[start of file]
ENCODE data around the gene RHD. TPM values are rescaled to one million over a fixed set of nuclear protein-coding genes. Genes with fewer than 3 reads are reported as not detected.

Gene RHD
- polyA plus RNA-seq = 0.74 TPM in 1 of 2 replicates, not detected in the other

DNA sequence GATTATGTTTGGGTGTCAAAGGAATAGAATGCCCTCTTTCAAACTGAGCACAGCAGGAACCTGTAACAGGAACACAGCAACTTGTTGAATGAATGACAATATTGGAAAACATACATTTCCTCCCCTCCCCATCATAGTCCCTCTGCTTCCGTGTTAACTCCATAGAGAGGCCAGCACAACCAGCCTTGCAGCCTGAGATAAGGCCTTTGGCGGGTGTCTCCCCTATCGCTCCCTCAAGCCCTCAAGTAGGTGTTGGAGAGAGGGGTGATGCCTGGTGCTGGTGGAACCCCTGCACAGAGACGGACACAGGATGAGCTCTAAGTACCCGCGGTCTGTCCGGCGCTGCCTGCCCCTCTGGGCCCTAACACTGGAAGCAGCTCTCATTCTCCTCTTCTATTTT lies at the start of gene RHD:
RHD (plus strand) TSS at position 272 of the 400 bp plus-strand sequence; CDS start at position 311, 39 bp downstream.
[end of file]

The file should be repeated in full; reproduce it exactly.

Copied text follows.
ENCODE data around the gene RHD. TPM values are rescaled to one million over a fixed set of nuclear protein-coding genes. Genes with fewer than 3 reads are reported as not detected.

Gene RHD
- polyA plus RNA-seq = 0.74 TPM in 1 of 2 replicates, not detected in the other

DNA sequence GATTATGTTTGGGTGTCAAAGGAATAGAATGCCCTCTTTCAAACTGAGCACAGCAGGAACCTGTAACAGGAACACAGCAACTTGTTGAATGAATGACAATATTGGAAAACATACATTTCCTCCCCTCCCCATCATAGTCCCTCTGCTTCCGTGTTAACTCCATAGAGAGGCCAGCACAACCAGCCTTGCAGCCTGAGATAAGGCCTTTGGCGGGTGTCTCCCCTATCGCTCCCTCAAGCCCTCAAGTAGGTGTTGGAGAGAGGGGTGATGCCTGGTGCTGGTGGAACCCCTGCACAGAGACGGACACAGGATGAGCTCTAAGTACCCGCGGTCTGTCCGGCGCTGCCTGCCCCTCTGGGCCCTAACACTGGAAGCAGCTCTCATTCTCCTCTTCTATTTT lies at the start of gene RHD:
RHD (plus strand) TSS at position 272 of the 400 bp plus-strand sequence; CDS start at position 311, 39 bp downstream.